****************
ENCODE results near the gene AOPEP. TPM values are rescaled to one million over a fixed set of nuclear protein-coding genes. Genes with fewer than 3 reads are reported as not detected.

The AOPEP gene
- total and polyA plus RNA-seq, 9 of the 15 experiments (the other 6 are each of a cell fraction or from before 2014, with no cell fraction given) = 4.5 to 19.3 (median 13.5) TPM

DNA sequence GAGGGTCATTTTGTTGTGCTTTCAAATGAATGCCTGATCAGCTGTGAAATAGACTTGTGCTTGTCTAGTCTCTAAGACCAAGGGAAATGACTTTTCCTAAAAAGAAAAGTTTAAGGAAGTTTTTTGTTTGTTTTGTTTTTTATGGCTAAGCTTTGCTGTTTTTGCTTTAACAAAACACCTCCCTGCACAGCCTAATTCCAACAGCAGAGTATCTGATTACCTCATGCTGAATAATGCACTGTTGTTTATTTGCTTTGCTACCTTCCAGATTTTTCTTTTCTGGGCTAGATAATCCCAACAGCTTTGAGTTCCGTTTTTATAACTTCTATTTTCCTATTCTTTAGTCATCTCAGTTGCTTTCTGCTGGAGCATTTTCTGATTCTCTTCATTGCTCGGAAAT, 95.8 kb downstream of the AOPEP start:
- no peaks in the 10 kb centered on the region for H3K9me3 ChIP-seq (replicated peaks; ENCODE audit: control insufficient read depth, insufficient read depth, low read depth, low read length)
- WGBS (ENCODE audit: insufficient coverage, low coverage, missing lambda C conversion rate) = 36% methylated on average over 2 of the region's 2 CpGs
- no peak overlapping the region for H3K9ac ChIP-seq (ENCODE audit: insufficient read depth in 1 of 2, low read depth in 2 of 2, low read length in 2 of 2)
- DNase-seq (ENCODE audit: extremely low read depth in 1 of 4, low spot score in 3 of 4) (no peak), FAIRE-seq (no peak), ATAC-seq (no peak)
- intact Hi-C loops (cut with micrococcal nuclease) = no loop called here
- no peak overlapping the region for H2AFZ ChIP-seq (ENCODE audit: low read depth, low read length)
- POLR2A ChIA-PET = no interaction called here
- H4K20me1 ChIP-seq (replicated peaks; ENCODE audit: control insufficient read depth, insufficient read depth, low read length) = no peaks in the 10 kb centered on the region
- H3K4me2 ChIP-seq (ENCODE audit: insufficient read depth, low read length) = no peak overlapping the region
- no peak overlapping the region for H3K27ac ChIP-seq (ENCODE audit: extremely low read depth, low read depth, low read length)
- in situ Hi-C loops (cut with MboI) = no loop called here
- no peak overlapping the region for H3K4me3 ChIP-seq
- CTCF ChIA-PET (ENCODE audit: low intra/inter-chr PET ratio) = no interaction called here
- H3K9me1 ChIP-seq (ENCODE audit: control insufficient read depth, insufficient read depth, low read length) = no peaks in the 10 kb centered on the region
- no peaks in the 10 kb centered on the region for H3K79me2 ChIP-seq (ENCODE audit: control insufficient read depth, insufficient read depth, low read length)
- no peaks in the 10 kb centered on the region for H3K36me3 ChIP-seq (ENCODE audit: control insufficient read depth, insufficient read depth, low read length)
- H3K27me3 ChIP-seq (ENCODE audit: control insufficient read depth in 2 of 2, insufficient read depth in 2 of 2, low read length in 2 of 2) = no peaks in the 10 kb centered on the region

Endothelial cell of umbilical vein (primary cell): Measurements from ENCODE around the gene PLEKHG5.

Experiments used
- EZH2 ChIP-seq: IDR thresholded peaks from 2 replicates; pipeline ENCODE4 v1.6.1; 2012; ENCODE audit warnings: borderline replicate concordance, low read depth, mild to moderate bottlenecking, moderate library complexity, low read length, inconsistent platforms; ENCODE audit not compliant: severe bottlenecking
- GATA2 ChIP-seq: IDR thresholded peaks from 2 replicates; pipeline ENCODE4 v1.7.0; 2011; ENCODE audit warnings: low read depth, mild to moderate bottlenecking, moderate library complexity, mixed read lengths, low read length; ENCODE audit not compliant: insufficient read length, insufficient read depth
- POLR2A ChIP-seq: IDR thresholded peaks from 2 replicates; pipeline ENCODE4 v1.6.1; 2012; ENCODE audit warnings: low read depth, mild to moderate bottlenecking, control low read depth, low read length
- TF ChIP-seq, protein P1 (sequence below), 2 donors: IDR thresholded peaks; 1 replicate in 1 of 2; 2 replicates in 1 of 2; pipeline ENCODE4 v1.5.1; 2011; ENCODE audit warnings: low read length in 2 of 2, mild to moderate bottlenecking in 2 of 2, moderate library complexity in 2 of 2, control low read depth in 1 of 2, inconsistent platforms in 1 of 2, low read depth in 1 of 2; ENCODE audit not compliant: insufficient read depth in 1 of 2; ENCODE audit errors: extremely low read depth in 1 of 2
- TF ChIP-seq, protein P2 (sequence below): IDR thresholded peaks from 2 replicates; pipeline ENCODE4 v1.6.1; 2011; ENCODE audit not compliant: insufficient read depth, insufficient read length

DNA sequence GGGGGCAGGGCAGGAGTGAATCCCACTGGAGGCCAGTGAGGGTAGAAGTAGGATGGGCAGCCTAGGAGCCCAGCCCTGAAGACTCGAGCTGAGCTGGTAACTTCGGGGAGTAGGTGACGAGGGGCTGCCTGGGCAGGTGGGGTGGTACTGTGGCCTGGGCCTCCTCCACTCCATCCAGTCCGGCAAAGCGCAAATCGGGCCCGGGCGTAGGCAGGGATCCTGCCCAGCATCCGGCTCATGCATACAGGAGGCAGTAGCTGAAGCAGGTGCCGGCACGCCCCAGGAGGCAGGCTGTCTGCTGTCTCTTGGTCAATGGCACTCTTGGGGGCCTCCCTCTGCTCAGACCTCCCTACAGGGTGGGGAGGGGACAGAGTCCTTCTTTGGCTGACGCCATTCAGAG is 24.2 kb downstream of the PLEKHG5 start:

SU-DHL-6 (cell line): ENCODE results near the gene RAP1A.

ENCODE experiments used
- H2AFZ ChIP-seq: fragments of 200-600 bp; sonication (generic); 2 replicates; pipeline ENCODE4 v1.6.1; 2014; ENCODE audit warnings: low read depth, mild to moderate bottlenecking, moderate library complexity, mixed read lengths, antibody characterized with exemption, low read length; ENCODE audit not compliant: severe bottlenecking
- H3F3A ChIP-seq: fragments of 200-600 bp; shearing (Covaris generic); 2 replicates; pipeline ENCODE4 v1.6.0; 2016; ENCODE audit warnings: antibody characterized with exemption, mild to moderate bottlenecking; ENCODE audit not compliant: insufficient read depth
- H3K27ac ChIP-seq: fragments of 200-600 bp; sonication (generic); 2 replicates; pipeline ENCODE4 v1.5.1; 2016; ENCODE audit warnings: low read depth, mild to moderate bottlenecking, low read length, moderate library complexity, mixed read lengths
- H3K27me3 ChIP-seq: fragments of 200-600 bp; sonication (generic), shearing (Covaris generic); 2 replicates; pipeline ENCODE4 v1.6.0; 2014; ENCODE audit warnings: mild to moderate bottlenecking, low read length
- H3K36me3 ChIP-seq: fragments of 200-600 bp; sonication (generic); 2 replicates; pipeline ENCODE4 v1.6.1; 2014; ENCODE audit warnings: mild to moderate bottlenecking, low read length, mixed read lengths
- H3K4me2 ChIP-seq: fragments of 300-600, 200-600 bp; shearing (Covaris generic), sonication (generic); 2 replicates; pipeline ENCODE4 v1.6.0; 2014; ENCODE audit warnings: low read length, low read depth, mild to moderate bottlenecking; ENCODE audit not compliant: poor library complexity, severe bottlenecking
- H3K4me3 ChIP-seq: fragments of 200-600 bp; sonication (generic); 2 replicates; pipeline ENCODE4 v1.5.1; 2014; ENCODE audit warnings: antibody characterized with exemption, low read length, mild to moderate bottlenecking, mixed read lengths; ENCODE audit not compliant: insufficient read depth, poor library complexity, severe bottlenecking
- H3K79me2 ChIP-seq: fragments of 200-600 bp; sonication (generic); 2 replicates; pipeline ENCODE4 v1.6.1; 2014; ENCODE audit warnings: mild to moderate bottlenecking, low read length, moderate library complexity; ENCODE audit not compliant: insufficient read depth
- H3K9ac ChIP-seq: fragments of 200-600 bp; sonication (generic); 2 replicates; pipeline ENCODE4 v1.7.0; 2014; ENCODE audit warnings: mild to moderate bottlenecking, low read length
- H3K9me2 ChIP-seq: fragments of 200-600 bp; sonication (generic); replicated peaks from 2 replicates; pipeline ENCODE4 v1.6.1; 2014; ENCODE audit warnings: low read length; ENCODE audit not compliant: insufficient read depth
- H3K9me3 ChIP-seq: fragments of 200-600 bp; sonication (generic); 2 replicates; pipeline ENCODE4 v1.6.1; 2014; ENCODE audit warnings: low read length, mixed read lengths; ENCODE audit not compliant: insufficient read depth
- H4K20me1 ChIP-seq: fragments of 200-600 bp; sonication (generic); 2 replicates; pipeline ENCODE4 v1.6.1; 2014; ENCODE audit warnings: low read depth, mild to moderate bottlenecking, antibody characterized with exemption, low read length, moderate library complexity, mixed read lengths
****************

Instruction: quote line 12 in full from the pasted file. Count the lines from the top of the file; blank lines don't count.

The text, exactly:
- H4K20me1 ChIP-seq (replicated peaks; ENCODE audit: control insufficient read depth, insufficient read depth, low read length) = no peaks in the 10 kb centered on the region